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Full text of "A hermit in the Himalayas"

A   HERMIT   IN   THE   HIMALAYAS

Tibet cannot resist successfully the oncoming of the white
faces, be it for good or for ill. Already its heads have been reluctantly
forced to drop a little of their conservatism, and to admit a few of the
white man's inventions. Even now the Government are putting up a
broadcasting station chiefly for the purpose of enabling it to issue
orders more quickly to the governors of certain provincial towns.
Electric lights glimmer in the palace of Potala. And a telegraph
line has linked the capital with Darjeeling in India. When the
Tibetan officer interceded on behalf of my Mount Kailas expedition
with the authorities at Lhasa I did not have to kick my heels in
New Delhi for three weeks while a yak-rider crossed the high passes
and a horseman traversed the plateau of Southern Tibet to and fro
with the messages. No, thanks to the Lhasa telegraph line to Dar-
jeeling I was able to get the final decision through my friend within
a few days.

It is in the line of evolution today that East and West must
meet, if not marry. Although I am somewhat sympathetic to the
desires to be left alone of Oriental peoples who, in the past, were
naturally suspicious of the white man's imperialism, the calendar
has moved and those desires are now antiquated. The whole world
is being welded by transport, communications, trade and culture.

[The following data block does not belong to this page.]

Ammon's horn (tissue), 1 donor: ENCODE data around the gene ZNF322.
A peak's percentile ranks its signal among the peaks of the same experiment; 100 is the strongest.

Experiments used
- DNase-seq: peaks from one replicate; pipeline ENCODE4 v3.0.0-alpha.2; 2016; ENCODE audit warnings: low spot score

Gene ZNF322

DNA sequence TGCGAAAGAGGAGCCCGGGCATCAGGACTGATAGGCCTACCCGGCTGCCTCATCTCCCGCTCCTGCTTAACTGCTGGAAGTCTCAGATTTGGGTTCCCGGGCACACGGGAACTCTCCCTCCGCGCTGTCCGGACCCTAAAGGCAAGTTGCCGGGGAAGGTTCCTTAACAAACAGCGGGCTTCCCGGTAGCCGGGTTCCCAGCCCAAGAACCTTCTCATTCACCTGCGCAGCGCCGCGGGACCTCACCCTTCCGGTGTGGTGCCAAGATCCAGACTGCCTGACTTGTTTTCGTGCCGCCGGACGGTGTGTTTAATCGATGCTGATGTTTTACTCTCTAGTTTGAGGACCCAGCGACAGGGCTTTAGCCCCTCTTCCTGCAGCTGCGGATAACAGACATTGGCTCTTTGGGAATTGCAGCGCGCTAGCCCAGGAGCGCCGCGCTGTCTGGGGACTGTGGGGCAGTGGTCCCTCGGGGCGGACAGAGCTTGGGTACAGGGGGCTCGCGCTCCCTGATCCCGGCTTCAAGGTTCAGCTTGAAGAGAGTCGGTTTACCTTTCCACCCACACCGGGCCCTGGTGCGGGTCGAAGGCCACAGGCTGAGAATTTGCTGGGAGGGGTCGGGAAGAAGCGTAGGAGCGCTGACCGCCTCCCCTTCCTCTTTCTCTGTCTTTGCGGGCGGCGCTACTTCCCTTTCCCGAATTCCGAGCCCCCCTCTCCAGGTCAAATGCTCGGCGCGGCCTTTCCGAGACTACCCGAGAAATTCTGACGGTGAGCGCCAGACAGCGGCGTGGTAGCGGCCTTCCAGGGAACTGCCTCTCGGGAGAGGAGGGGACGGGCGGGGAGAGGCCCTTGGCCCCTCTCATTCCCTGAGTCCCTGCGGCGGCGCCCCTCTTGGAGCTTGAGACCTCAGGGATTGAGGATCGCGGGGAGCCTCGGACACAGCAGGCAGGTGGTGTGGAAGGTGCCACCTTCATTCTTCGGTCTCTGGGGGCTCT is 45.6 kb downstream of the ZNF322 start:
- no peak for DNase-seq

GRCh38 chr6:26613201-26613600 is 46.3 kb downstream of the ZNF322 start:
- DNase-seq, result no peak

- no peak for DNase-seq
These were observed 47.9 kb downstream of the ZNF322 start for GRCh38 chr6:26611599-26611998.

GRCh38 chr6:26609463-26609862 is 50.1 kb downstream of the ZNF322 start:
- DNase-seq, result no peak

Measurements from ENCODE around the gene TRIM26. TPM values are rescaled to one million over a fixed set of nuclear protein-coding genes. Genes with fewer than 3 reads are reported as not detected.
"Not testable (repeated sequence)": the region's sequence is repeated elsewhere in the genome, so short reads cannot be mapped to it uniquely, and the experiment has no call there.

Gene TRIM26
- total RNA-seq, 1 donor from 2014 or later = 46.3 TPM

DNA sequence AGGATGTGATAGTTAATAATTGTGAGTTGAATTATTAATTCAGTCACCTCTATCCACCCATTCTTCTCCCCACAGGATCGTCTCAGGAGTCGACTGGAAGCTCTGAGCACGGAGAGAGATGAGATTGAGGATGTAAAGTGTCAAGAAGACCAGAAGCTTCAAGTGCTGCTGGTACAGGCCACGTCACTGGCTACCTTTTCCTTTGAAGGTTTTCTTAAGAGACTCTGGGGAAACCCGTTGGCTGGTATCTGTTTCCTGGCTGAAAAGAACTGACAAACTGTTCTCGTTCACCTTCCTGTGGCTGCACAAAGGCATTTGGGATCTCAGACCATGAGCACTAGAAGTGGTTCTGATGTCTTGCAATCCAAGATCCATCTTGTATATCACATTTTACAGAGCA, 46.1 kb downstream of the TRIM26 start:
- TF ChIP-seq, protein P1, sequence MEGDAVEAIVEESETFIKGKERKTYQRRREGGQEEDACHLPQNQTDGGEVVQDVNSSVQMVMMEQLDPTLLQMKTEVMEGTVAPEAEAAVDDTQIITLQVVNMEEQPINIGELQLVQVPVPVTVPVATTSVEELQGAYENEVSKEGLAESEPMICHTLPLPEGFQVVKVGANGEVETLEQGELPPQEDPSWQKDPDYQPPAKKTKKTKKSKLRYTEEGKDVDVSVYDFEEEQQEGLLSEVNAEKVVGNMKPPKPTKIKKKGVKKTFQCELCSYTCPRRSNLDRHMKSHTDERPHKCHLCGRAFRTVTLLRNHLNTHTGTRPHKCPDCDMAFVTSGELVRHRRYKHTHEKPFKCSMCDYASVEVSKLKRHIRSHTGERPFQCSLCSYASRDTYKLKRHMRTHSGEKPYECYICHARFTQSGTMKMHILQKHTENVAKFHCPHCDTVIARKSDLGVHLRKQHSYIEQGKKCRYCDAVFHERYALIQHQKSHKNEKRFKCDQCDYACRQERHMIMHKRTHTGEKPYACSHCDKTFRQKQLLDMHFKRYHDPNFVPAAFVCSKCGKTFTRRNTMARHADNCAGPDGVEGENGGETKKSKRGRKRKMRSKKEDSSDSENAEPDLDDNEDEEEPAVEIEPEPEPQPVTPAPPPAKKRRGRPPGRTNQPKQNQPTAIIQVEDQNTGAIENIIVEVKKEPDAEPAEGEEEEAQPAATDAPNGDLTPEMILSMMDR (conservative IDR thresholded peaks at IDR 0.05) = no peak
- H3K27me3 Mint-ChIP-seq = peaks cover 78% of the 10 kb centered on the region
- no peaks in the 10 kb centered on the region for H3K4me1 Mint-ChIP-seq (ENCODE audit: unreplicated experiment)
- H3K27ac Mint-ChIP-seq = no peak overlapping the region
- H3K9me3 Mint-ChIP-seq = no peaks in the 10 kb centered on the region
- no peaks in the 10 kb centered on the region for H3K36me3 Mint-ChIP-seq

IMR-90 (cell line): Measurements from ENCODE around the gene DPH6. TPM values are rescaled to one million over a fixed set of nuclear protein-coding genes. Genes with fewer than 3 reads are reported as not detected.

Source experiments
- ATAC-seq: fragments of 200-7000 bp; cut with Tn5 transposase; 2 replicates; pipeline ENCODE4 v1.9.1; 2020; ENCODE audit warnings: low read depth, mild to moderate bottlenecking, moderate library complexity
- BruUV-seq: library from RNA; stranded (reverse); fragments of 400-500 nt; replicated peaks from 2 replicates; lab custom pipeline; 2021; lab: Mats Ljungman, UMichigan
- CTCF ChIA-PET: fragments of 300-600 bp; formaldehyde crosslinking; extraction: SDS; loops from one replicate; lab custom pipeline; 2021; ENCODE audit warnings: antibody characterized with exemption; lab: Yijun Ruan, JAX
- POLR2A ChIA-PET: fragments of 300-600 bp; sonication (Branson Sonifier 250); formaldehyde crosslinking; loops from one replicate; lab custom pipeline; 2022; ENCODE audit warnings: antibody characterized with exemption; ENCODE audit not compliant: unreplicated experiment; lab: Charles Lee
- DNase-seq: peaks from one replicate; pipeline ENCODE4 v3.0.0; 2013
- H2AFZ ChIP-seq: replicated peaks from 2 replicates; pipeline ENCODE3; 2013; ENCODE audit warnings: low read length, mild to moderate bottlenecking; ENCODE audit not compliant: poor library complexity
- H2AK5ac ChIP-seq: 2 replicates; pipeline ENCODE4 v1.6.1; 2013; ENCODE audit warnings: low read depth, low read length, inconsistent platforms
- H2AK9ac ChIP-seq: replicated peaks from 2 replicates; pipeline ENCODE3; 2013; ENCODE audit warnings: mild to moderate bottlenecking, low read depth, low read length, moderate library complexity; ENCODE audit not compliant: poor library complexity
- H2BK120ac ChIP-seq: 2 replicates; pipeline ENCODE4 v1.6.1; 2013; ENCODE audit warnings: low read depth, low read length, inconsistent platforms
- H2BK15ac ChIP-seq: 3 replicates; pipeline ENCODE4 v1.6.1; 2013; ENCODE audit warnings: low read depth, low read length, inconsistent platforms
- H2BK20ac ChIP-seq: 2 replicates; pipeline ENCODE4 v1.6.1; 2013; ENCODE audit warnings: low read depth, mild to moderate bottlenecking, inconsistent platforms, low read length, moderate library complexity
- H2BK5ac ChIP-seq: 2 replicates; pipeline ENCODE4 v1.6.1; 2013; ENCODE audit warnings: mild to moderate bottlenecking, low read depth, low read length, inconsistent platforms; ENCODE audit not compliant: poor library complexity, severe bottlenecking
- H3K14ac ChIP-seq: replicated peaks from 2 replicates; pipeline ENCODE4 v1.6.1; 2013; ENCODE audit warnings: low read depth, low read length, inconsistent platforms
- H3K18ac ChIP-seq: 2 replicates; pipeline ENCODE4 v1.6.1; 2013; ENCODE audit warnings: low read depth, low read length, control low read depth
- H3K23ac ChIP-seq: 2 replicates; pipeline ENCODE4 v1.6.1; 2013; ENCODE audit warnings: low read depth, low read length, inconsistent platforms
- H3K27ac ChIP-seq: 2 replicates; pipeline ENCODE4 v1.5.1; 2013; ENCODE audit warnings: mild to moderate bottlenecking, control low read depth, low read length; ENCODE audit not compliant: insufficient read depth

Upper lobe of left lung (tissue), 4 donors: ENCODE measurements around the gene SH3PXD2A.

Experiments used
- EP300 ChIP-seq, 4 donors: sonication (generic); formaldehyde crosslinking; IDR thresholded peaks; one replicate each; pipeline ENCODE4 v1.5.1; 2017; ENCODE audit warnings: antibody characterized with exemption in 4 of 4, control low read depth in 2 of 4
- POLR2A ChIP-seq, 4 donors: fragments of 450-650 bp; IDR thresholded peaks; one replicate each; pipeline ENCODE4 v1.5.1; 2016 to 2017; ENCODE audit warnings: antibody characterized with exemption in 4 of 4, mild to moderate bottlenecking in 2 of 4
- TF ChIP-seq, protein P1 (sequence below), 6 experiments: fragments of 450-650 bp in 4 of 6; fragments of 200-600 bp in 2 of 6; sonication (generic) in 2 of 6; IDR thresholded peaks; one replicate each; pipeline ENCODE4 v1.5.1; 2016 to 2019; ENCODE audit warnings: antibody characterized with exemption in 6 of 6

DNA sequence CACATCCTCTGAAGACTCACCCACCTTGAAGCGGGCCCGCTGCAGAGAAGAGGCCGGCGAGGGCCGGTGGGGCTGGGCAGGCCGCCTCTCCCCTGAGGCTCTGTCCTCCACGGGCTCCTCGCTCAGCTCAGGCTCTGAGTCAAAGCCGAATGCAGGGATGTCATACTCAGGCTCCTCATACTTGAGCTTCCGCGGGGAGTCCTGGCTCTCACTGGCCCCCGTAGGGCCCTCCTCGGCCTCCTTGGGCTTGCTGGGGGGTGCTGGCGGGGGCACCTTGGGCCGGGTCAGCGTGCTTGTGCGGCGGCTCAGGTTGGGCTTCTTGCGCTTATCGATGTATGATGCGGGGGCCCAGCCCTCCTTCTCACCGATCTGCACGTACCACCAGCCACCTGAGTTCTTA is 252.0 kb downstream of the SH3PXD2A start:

I am not of those who foolishly assert that the Western peoples bring
nothing but materialism with them to the East, nothing good. On
the contrary, they bring both good and bad. And they find both
good and bad.

Holiness is not the sole prerogative of the Orient. The latter, I
confidently claim, needs a spiritual revival no less than the Occident.
Both hemispheres are spiritually in a bad way.

And as we are living in a material world, because we possess
material bodies, it is right and sensible to make the most of this
world, to use all the conveniences, comforts and inventions which
the brain of man can devise. Therefore the meeting of the progressive
West and the conservative East must awaken the latter to exploit
and develop the resources of Nature more fully. Such a result will
not hurt it, only benefit it.

The West, too, benefits. The first and obvious benefit is purely
material. The second, and slower, is purely cultural.

But let these meetings of different peoples come about through
friendly intercourse. The methods of mediaeval Spain in opening up
Central America and raping her gold will not be admired by the
world today. East and West should meet in good fellowship. Let
their ideas be exchanged and material improvements brought
about by means of mutual co-operation, not by means of the bullet
and the bomb!
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